The Book of Contemplation: Islam and the Crusades

Front Cover
Penguin Books Limited, Jul 3, 2008 - History - 339 pages
4 Reviews
Islam and the Crusades contains the autobiographical works of Usama ibn Munqidh, a twelfth-century Arab aristocrat. Full of detail, wit and melancholy, Usama's narrative anecdotes illustrate the inscrutability of God's will in life, as well as providing a memorable record of Islam's long encounter with the Crusaders, known to Usama only as the Franks. This edition focuses on the Book of Contemplation, but also uses extracts from the Book of the Staff and Kernels of Refinement to produce a complete and human portrayal of Islamic perspectives on a day-to-day existence, warfare, and the curious European invaders.
Paul M. Cobb's accessible translation is accompanied by an introduction that places Usama's writings in their historical and literary context, explains the poetry of his language and examines the divisions between Islamic sects at the time. This edition also contains maps, a chronology of the author's life, a family tree, suggested further reading and a glossary.

What people are saying - Write a review

Review: The Book of Contemplation: Islam and the Crusades

User Review  - Richard White - Goodreads

Usama ibn Munqidh was a Muslim faris or cavalier from Northern Syria who experienced and wrote a great deal during the Crusades. His most famous work, The Book of Contemplation, survives as a rare ... Read full review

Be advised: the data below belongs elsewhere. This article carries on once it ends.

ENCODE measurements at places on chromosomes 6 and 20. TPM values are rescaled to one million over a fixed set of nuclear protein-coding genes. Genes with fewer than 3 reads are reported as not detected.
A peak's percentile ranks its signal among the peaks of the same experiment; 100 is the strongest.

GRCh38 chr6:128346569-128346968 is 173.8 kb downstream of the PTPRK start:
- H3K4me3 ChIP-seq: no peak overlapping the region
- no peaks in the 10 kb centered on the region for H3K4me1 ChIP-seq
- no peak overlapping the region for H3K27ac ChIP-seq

Review: The Book of Contemplation: Islam and the Crusades

User Review  - Rachel Cogswell - Goodreads

A great primary source written by Usamah who worked under Nur al-din and then later Saladin. He writes of a world where the first generation of crusaders have gotten used to living in the Near East ... Read full review

About the author (2008)

Usama ibn Munqidh was born on 4 July, 1095 in northern Syria. In the last decades of his life he concentrated on writing, collecting his scattered poems into a much-praised Diwan, but specialising in topical anthologies of poetry and prose like The Book of the Staff or Kernels of Refinement. Usama's last patron was the mighty sultan Saladin, to whom he intended his most famous work, the Book of Contemplation. He died in Damascus in 1188. Paul Cobb, Associate Professor of Arabic and Islamic History at the University of Pennsylvania, has been engaged on a long-term project involving Muslim views of the Crusades and the writings of Usama ibn Munqidh in particular.

Bibliographic information